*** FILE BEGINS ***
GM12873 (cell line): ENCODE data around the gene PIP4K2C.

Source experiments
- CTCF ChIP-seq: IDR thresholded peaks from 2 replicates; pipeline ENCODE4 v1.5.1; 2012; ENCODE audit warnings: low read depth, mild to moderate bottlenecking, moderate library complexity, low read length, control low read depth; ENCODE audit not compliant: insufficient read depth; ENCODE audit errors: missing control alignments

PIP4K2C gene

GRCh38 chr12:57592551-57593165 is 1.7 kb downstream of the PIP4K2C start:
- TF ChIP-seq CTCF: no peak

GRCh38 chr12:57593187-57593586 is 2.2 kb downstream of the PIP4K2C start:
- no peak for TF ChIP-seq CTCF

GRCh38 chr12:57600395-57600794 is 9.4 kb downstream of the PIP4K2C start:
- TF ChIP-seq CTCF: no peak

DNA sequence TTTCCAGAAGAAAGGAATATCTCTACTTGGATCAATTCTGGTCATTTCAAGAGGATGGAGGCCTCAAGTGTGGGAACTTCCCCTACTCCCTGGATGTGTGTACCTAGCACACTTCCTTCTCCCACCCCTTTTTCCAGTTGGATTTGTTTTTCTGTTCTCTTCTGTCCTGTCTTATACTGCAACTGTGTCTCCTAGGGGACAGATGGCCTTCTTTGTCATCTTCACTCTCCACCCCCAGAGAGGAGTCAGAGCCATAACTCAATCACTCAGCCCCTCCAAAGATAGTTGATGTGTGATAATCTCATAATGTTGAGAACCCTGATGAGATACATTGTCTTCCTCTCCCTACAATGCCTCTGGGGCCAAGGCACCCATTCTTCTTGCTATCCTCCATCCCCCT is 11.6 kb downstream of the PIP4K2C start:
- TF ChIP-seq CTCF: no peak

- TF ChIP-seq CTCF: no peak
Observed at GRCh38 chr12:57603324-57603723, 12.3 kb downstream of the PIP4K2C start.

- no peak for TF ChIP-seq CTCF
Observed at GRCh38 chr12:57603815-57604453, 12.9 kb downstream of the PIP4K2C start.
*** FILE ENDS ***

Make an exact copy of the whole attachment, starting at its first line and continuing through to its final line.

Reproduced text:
GM12873 (cell line): ENCODE data around the gene PIP4K2C.

Source experiments
- CTCF ChIP-seq: IDR thresholded peaks from 2 replicates; pipeline ENCODE4 v1.5.1; 2012; ENCODE audit warnings: low read depth, mild to moderate bottlenecking, moderate library complexity, low read length, control low read depth; ENCODE audit not compliant: insufficient read depth; ENCODE audit errors: missing control alignments

PIP4K2C gene

GRCh38 chr12:57592551-57593165 is 1.7 kb downstream of the PIP4K2C start:
- TF ChIP-seq CTCF: no peak

GRCh38 chr12:57593187-57593586 is 2.2 kb downstream of the PIP4K2C start:
- no peak for TF ChIP-seq CTCF

GRCh38 chr12:57600395-57600794 is 9.4 kb downstream of the PIP4K2C start:
- TF ChIP-seq CTCF: no peak

DNA sequence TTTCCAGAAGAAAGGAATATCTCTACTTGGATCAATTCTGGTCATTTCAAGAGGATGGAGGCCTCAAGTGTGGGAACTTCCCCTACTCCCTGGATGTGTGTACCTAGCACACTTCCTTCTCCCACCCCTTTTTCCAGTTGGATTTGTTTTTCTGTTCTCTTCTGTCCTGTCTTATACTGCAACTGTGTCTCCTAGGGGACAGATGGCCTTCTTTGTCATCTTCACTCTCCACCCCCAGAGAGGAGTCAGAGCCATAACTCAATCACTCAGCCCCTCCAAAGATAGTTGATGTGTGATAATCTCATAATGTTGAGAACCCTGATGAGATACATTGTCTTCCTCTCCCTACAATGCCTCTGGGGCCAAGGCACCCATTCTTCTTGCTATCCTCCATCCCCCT is 11.6 kb downstream of the PIP4K2C start:
- TF ChIP-seq CTCF: no peak

- TF ChIP-seq CTCF: no peak
Observed at GRCh38 chr12:57603324-57603723, 12.3 kb downstream of the PIP4K2C start.

- no peak for TF ChIP-seq CTCF
Observed at GRCh38 chr12:57603815-57604453, 12.9 kb downstream of the PIP4K2C start.